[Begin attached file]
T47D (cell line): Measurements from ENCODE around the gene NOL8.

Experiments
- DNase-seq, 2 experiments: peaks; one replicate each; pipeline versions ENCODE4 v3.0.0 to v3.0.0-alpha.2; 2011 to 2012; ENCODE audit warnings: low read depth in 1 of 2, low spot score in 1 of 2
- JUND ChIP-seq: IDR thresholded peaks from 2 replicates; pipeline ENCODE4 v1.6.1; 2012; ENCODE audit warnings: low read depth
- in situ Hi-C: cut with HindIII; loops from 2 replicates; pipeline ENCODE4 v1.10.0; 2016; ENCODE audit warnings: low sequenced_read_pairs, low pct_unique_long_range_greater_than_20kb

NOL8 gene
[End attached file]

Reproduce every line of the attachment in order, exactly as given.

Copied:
T47D (cell line): Measurements from ENCODE around the gene NOL8.

Experiments
- DNase-seq, 2 experiments: peaks; one replicate each; pipeline versions ENCODE4 v3.0.0 to v3.0.0-alpha.2; 2011 to 2012; ENCODE audit warnings: low read depth in 1 of 2, low spot score in 1 of 2
- JUND ChIP-seq: IDR thresholded peaks from 2 replicates; pipeline ENCODE4 v1.6.1; 2012; ENCODE audit warnings: low read depth
- in situ Hi-C: cut with HindIII; loops from 2 replicates; pipeline ENCODE4 v1.10.0; 2016; ENCODE audit warnings: low sequenced_read_pairs, low pct_unique_long_range_greater_than_20kb

NOL8 gene